Premier League 'big six' avoid sanctions over plotting Super League breakaway

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Arsenal, Chelsea, Liverpool, Manchester City, Manchester United and Tottenham Hotspur scarves - PA
Arsenal, Chelsea, Liverpool, Manchester City, Manchester United and Tottenham Hotspur scarves - PA

Premier League clubs involved in the Super League furore no longer need to pay Uefa fines after the governing body dropped court action against the three remaining breakaway rebels.

European football's authority confirmed on Monday night it has abandoned Madrid court proceedings against Real Madrid, Barcelona and Juventus.

As a result, Manchester City, Manchester United, Liverpool, Chelsea, Tottenham Hotspur and Arsenal can all keep the money they previously pledged to pay Uefa for the chaos inflicted on the game in April.

Senior figures within Uefa have taken the position that a long and protracted court battle will be counterproductive, especially during attempts to fight Fifa's plot to introduce a World Cup every two years.

The announcement comes a week after a Spanish judge told the governing body to confirm it will abide by the court's ruling to not punish the three remaining rebels.

"Following the stay of proceedings against FC Barcelona, Juventus FC and Real Madrid CF, in the matter related to a potential violation of Uefa's legal framework in connection with the so-called ‘Super League’, the Uefa Appeals Body has declared today the proceedings null and void, as if the proceedings had never been opened," a notice in the disciplinary section of Uefa's website confirms.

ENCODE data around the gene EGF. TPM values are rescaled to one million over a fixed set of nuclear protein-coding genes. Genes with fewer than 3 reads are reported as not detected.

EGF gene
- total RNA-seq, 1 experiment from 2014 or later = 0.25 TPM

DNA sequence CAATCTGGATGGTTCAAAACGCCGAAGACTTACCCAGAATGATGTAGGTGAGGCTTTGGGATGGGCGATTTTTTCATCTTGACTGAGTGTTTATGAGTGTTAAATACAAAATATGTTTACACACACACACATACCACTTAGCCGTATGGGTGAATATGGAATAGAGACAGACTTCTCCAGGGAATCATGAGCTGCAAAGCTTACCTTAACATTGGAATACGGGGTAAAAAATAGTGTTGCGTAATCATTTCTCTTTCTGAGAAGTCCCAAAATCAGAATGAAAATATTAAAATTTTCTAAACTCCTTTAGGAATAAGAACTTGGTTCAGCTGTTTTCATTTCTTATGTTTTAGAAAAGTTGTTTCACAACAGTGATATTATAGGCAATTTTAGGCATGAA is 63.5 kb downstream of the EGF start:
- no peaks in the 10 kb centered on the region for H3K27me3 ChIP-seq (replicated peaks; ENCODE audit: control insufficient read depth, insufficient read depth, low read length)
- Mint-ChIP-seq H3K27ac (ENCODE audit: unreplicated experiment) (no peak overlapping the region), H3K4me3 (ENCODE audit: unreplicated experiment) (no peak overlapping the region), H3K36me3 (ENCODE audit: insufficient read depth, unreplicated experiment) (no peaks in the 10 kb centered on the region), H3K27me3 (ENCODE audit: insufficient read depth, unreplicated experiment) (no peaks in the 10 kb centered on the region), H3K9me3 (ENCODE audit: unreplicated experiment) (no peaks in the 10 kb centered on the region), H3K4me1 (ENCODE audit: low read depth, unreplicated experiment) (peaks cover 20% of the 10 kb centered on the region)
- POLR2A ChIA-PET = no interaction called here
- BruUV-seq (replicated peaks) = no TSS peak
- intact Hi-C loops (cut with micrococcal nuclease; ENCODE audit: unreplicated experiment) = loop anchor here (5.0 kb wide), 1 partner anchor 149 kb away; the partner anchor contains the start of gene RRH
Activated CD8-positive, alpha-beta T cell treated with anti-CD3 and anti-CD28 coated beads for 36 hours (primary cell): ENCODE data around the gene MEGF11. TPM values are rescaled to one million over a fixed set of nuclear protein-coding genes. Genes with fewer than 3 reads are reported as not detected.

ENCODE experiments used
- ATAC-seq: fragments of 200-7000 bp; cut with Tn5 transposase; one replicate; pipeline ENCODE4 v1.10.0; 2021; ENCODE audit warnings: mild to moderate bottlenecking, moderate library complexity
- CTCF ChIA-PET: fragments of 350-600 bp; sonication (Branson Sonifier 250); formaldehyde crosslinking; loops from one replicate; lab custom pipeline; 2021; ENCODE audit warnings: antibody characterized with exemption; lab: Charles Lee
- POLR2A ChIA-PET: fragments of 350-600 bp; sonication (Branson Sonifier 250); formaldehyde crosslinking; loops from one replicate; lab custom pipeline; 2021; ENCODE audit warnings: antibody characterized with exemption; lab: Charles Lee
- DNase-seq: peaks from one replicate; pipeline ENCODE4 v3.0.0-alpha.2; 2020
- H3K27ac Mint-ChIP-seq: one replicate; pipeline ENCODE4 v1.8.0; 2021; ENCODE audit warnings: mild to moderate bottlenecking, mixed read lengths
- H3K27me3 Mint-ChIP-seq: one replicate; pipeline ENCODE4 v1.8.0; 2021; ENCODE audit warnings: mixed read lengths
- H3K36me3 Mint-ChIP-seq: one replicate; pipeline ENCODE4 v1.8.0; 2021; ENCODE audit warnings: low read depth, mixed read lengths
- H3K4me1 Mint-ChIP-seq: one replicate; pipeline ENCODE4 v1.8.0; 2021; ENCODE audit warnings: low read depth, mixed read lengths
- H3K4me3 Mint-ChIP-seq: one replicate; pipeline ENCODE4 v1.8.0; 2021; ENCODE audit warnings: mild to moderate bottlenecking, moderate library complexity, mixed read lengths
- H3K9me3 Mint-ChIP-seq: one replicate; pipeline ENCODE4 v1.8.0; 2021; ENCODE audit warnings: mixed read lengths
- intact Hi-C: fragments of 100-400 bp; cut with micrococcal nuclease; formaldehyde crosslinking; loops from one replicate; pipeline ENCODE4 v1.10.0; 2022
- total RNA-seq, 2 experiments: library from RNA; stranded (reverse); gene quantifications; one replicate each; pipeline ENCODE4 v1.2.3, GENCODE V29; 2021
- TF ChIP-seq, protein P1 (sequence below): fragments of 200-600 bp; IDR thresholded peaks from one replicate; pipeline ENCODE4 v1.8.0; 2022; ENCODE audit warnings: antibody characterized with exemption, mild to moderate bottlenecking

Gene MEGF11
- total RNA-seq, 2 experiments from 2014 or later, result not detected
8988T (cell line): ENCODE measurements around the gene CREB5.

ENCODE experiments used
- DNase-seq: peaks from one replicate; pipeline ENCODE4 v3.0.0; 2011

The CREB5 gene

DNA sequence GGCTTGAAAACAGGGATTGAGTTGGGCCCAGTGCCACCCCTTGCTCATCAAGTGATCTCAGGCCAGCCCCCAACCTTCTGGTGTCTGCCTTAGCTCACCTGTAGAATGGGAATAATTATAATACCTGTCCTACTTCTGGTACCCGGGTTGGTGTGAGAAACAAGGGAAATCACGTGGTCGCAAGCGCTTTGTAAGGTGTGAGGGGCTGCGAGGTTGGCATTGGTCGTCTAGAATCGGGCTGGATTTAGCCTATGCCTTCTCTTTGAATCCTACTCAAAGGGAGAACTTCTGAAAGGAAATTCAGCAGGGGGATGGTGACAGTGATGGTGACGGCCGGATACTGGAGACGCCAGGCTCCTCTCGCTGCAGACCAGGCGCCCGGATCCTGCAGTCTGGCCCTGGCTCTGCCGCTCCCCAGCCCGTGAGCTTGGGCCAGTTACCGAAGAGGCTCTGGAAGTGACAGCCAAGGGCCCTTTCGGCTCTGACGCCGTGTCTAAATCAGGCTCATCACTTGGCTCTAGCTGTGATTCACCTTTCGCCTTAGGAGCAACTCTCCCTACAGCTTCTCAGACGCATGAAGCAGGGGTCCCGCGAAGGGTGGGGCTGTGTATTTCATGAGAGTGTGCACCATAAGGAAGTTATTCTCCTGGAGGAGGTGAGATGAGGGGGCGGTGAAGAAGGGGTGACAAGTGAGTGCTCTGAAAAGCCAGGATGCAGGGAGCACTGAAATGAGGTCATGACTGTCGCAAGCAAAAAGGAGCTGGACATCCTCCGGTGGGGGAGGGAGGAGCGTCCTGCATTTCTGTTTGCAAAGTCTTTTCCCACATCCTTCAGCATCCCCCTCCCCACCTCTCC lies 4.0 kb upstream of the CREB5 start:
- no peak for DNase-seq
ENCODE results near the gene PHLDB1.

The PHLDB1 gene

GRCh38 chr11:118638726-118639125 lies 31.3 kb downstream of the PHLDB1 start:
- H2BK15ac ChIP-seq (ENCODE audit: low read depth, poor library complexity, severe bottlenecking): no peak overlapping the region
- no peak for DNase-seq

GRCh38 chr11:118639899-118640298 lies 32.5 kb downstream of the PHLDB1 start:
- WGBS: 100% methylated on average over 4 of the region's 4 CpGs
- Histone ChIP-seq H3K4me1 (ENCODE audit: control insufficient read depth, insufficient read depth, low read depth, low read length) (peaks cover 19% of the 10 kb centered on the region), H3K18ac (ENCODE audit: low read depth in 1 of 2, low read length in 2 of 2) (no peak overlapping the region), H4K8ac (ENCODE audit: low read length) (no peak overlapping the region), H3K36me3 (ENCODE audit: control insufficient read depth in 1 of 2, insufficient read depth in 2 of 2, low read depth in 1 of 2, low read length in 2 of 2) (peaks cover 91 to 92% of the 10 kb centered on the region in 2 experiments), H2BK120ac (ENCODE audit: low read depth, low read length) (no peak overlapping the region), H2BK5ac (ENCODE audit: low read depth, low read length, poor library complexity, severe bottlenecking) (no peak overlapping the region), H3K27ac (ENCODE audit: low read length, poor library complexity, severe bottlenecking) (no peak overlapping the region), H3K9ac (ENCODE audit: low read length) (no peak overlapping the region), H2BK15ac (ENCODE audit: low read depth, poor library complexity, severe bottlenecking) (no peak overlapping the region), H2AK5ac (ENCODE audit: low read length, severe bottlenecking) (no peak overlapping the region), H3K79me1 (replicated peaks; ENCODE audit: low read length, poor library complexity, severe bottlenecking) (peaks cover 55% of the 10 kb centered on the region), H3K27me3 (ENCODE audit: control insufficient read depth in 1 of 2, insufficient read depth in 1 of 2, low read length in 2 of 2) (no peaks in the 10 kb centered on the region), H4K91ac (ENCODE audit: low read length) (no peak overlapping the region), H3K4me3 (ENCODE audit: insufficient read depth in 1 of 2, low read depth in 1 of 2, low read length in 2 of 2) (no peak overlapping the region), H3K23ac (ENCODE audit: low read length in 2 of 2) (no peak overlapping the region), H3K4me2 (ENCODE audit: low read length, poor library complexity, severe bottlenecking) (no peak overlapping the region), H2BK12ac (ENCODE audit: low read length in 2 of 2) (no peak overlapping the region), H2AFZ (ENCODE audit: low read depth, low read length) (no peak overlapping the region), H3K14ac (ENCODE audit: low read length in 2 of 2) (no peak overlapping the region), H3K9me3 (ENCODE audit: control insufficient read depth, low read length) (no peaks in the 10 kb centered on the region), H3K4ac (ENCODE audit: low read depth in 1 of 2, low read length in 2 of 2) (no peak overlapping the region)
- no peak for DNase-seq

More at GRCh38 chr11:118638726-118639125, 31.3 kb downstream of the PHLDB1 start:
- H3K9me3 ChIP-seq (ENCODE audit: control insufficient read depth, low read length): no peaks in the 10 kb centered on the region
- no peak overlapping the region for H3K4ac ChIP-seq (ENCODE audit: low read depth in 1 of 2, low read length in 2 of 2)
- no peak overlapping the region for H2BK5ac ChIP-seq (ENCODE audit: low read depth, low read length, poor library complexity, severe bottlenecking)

Real, Barcelona and Juventus had been facing a potential ban from the Champions League for refusing to renounce the project that was launched by 12 clubs in April before collapsing within 48 hours.

But Uefa put a hold on its disciplinary case against the rebel clubs after the Spanish court ruled in April that they could not be punished by Switzerland-based Uefa and Fifa. Their case was also notified by the judge in Madrid to the European Court of Justice in Luxembourg.

Despite the decision to abandon the court process, Uefa is expected to underline its commitment to "to do whatever is necessary to stop the ESL and any form of breakaway league". Uefa has reserved the right to restart legal proceedings if any breakaway was mooted again.

As part of the decision, Uefa will commit to contact the other nine clubs – including the Premier League's so-called "Big Six – to tell them it will not be pursuing any payments related to their association plans.

The former rebel clubs had already agreed to a financial settlement with Uefa, accepting fines as an acknowledgement of wrongdoing for trying to split from existing competition structures. They were due to make a combined payment of €15 million and also give up five per cent of revenue for one season playing in Europe.

Man City, Man Utd, Liverpool, Chelsea, Tottenham Hotspur and Arsenal also accepted a suspended £25 million fine and a 30-point deduction if they join another breakaway.

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